About this Plan
Akro-Kat (Akrokat). Control line sport / stunt trainer by Dave Cowburn. For .19 to .25 power. Free plan with Aeromodeller, September 1985.
Direct submission to Outerzone.
Update 8/6/2022: Added article, thanks to Robin Lewis.
Quote: "Hi Mary/Steve, I really fancy building this model, but noticed there was no accompanying article. After a bit of digging I managed to acquire a copy of Aeromodeller September 1985, so attached is a scan of the accompanying (and very comprehensive) build article. Hope it’s of use. Kind Regards,"
Quote: "Aktro-Kat, by Dave Cowburn. Do you want to move into control line aerobatics? Then buld this no frills stunter.
Why Control Line? On a fun/money basis Control Line is hard to beat; a model like 'Akro-kat' can be built for about £25 including engine and control system. You would pay more than that for a R/C model kit and still have to pay at least £80 more for engine and radio!
C/L models are easy to build: the components are durable enough for the most fumble-fingered to handle without `dissolving into dust' and the skills learned can be passed on to other branches of the hobby if/when interests change or finances permit.
Almost any patch of grass (playing field) is a potential flying site and a pint of diesel fuel lasts all weekend.
For the budding designer, almost anything will fly (even if not very well) and, once again, skills learned stand you in good stead for later projects in other areas.
The scope for C/L models on the contest scene is wide, in short C/L is good in its own right as well as being an excellent introduction to other areas of model flight. Many of you wireless types don't know what you are missing, why not build an Akro-kat to play with when your frequency is full or your batteries are flat?
Akro-kat is tame enough for a novice to fly safely yet acrobatic enough not to be boring for the more competent pilot - all a 'sport' (ie fun) model should be!
The model: A trainer with aerobatic capability may at first sight seem to be a contradiction in terms. However, experience has shown that a model of this type is in fact much easier to fly than many traditional trainers which are often over-weight and under-powered and require constant 'nursing' from the pilot to remain airborne. High wing loading often causing an abrupt return to earth at the slightest mistake on the part of the (inexperienced) pilot.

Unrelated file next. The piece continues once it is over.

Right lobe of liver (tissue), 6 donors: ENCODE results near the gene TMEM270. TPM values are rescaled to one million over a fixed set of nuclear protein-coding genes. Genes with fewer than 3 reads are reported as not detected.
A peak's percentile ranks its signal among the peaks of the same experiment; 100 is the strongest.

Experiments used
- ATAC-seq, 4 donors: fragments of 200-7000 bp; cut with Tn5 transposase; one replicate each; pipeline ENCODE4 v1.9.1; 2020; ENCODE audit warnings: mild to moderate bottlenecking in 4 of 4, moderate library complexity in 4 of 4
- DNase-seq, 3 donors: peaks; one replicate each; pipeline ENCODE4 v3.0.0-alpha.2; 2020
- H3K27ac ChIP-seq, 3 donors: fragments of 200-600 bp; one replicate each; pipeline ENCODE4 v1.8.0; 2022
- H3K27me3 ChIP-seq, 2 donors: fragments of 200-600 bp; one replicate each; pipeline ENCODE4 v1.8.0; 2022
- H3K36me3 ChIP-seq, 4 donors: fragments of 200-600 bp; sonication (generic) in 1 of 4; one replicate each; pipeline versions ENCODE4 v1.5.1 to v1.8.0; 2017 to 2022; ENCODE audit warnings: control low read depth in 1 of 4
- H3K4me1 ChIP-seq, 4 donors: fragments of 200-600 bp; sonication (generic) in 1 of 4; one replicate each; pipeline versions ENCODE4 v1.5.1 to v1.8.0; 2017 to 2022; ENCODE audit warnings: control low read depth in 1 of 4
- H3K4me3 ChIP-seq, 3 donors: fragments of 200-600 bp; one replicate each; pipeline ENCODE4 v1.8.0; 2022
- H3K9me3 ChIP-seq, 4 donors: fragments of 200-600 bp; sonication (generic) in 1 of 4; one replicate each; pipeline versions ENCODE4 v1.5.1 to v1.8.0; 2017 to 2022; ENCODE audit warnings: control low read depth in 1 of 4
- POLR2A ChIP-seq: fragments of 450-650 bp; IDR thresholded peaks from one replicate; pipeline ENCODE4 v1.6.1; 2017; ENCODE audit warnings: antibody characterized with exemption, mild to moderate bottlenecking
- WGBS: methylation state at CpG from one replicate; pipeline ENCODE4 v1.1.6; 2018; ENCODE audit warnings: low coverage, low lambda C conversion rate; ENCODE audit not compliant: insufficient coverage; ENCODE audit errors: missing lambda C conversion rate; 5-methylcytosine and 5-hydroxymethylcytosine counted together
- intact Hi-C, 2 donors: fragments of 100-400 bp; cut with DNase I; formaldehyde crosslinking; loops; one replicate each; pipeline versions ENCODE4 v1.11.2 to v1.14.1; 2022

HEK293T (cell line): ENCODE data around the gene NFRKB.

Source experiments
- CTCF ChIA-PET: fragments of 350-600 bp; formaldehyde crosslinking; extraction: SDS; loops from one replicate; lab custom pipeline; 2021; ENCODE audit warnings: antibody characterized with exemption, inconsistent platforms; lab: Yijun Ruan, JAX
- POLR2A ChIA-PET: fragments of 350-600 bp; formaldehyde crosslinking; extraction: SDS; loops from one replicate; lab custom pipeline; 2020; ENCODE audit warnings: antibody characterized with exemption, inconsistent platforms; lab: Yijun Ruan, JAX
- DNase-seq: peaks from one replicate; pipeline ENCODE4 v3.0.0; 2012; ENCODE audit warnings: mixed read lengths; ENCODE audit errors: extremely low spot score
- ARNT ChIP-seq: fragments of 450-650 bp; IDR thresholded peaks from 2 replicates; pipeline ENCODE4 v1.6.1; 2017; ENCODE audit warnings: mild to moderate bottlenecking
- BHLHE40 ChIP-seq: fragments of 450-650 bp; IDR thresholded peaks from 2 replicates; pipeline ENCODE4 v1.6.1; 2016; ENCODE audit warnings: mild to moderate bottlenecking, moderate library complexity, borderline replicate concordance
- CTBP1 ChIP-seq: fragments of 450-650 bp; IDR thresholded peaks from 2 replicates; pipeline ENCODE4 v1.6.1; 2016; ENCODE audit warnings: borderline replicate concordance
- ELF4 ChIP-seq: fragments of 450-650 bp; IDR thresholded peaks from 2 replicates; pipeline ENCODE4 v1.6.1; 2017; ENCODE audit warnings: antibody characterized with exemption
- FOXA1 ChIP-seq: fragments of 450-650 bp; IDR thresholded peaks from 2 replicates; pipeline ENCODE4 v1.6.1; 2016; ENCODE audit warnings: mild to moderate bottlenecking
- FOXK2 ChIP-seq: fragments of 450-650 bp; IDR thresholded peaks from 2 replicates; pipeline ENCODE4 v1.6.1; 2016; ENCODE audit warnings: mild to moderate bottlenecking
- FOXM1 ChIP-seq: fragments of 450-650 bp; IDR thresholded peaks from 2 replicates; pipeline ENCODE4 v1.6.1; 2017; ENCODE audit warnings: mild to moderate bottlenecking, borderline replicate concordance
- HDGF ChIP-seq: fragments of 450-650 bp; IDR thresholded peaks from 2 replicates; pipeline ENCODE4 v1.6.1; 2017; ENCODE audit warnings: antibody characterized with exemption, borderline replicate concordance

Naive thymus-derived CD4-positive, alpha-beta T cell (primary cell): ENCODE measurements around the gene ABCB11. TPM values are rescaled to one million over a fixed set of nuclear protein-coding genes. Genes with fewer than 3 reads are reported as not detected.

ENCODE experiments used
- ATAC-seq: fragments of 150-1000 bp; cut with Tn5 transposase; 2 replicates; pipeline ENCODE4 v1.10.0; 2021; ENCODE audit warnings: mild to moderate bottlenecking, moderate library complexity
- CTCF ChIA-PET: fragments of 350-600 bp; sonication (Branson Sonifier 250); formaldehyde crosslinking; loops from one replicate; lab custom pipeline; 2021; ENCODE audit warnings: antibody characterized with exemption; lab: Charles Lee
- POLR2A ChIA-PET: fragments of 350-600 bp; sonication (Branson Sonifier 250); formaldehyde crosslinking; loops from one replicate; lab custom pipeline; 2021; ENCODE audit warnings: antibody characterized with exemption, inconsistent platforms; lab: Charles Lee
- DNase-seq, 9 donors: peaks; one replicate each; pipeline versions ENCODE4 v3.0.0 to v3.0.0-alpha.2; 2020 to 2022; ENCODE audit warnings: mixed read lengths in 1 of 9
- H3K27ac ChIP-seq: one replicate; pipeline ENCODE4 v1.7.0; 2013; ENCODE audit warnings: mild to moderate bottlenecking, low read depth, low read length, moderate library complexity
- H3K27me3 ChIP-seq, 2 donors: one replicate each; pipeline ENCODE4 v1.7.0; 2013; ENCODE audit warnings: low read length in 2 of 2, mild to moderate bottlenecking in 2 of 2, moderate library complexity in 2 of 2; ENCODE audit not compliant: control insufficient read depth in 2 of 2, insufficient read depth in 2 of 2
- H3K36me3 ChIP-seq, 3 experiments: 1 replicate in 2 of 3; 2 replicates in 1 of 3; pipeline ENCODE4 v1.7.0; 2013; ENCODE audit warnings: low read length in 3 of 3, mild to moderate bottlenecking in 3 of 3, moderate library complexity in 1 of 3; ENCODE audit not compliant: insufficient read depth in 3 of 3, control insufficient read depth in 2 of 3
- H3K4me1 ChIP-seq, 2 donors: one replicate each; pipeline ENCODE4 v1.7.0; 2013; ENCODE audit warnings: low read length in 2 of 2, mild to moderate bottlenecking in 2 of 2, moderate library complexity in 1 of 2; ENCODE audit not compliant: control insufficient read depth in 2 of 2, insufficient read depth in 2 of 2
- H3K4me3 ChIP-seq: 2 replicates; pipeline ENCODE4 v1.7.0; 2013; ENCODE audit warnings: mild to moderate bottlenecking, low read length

A well developed racing model is better, but in this case dizziness becomes a major problem for the trainee pilot and once again the earth has an unfortunate habit of getting in the way.
The easiest models to fly are undoubtedly the full-stunt models, being smooth, responsive and slow. Their only drawback being their inherent fragility and long building time. Improve the strength and reduce the building time and. to my mind, you have the ideal trainer.
Properly designed (and built) it will fly level easily without having to be coaxed into the air, and its inherent manouverability will allow the pilot the chance to recover from the kind of desperate situation in which a solid trainer would be removing divots from the flying field. Also, the model will still be interesting to fly once the first hurdles of C/L flight have been crossed.
With these thoughts in mind Akro-kat was designed. A constant chord wing was chosen for simple building, flaps being deleted from the full-stunt specification as the model would not be required to perform square manoeuvres. A simple box fuselage was chosen for several reasons, firstly they. look better than a profile (and most people like their models to look like a real plane), secondly they need not be more difficult to build than a well developed profile fuselage..."
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User commentsSteve and Mary, G'day I hope this finds you well, attached is 2 pics of reasonably recent builds that I've completed. First is a Dave Cowburn Akrokat [pic 005], this model is powered by a Jena 2.5cc Diesel and flies well tho' I haven't "rung" it out yet, we're waiting for some nice weather, a lot of sanding and shaping involved with the leading edge of the wing and top deck being solid balsa sheet ~12mm, I've had a copy of this plan for ~25 years and always wanted to have a crack at building it, anyway here it is... Cheers,
Clive Parsons - 27/08/2022
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